Materials and Methods Top


A case history with details about the type of habit, duration, frequency, and other significant facts were procured. After the approval from the Institutional Ethical Committee vides Ref No IEC/VSPMDCRC/1/2020 dated 30/01/2020, the present study was undertaken at the Department of Oral Medicine and Radiology, in a Dental College at Nagpur, Maharashtra. Written informed consent was obtained from the patients for the study. Sample size was calculated by Epi Info software using following formula.[11]

Sample size estimation



Zα – 1.96 at α error = 0.05

Zβ – 0.84 at β error = 0.2, i.e. 80% power



d = P1 – P2

P1: Prevalence of pulp stones among patients with addictive habits = 11%

P2: Prevalence of pulp stones among patients with non addictive habits = 2 %

Thus, the sample size was calculated to be 120 per group with the desired effect of a 95% confidence interval. Because of minimum exposure, digital imaging was preferred over to get radiographs of all 240 included patients. Also, proper radiation protection measures were taken by using a thyroid collar and lead apron. Group I included 120 patients with addictive habits and Group II included 120 healthy individuals.

Inclusion criteria

Individuals with betel nut chewing habits for more than 3 years duration and healthy individuals below 50 years of age were included in the study.

Exclusion criteria

Individuals with carious or hypoplastic teeth, parafunctional habits, history of cardiovascular disorders such as angina pectoris, myocardial infarction, heart surgery, hypertension, congestive cardiac failure, arrhythmia, diabetes mellitus, and individuals above 50 years of age and pregnant women were excluded from the study.

All the 240 patients were subjected to radiovisiograph with accurate radiation safety measures using a thyroid collar and lead apron. A digital Intraoral periapical radiograph (IOPAR) of the bite-wing projection of the first and second molars of the upper and lower arch was obtained using the Care stream RVG5200 Sensor with CS Imaging software version 7 with acquisition protocol of 70 Kvp, 8 mA, and 12-bit scale with the help of CNS—max 70 HF-DC IOPA machine.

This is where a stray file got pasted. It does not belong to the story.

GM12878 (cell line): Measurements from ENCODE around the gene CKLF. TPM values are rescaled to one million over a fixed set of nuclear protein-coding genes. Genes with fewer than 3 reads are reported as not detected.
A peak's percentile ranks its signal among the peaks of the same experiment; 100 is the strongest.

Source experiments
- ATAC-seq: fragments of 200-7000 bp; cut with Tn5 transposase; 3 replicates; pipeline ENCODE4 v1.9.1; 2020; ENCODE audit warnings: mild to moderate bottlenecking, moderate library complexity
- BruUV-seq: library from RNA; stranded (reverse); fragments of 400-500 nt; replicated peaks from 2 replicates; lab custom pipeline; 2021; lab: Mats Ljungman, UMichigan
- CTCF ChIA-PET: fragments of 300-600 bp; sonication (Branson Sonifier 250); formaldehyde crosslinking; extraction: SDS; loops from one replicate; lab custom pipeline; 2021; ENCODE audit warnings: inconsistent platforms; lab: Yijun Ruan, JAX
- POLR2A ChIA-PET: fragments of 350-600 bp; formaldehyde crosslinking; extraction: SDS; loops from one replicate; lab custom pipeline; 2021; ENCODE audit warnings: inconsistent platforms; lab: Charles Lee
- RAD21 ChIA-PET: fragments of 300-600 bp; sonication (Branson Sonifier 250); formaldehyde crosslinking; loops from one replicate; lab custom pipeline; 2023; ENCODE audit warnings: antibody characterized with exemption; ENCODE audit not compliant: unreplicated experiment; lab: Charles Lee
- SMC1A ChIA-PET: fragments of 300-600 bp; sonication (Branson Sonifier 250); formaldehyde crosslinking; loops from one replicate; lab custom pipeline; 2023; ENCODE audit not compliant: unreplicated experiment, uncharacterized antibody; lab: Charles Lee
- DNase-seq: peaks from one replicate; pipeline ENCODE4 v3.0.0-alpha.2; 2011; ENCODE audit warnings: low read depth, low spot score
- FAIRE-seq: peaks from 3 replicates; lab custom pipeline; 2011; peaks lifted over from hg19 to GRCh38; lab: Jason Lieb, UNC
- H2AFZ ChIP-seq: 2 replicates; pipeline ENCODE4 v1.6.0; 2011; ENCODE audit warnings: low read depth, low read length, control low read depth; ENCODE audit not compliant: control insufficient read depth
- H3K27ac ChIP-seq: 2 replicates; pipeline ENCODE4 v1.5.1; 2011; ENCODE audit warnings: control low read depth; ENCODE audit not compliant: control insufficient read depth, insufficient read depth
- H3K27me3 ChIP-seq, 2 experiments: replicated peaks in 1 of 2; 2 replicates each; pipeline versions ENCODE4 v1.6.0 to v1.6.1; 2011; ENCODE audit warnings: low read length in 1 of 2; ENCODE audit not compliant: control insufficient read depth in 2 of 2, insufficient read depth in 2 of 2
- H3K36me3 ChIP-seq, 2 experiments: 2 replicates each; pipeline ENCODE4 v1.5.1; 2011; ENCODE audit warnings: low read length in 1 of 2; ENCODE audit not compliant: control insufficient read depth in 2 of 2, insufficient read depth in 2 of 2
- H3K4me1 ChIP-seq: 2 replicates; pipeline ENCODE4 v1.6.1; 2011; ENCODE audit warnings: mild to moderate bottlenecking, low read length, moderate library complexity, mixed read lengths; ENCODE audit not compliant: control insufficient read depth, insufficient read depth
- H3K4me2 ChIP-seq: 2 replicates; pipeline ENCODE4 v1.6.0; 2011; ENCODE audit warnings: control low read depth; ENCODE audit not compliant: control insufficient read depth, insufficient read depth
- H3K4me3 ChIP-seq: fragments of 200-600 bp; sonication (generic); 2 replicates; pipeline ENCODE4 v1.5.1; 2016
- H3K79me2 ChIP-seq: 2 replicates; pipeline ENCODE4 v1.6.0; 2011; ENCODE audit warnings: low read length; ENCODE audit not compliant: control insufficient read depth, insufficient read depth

The presence or absence of pulp stones was recorded in the first and second molars of one side, i.e., right or left side of the upper and lower arch [Figure 1] and [Figure 2]. A tooth was considered as having a pulp stone only when a definitive radiopaque mass was noticed in the pulp chamber. Radiovisiograph images with pulp stones were examined by an experienced second observer with more than 5 years of experience for accuracy and agreement.
Figure 1: Showing presence of pulp stones in maxillary first and second molars

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Figure 2: Showing presence of pulp stones in mandibular first molar

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Statistical Analysis

Statistical analysis was carried out using Chi-square analysis to evaluate and compare the occurrence of pulp stones among patients with addictive habits and healthy individuals of similar age group.


   Results Top


Out of the 240 patients, the pulp stones were observed in a total of 73 patients, out of which 43 were patients with addictive habits like kharra, gutka with betel nut being a major component and 30 were healthy individuals without any addictive habits. No significant association was observed among the patients with addictive habits and the occurrence of pulp stones as shown in [Table 1].
Table 1: Presence and absence of pulp stones amongst patients with addictive habits and individuals without habit

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Of the total 960 teeth examined in both groups, 111 (11.56%) teeth had pulp stones. The pulp stones were present in 71 teeth of the addictive patients and 40 teeth of the healthy patients.

Of total 240 patients examined, 97 were females and 143 were males. Pulp stones were observed in 31 female and 42 male patients. The overall occurrence of pulp stones in males was higher than that of females. However, statistically no significant difference was found between the occurrence of pulp stones and gender of patients as shown in [Table 2].
Table 2: Presence and absence of pulp stones with respect to gender of patient

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Pulp stones were found more commonly on right side as compared to that of the left side and were predominantly found in the maxillary arch especially in the first molar teeth.

A statistically significant difference was observed with occurrence of pulp stones and duration of habit as shown in [Table 3].
Table 3: Prevalence of pulp stones among patients with addictive habits with respect to duration of habit

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   Discussion Top


In India, betel nut chewing is among the most common addiction that can be due to a lack of awareness leading to compromised oral hygiene and esthetics.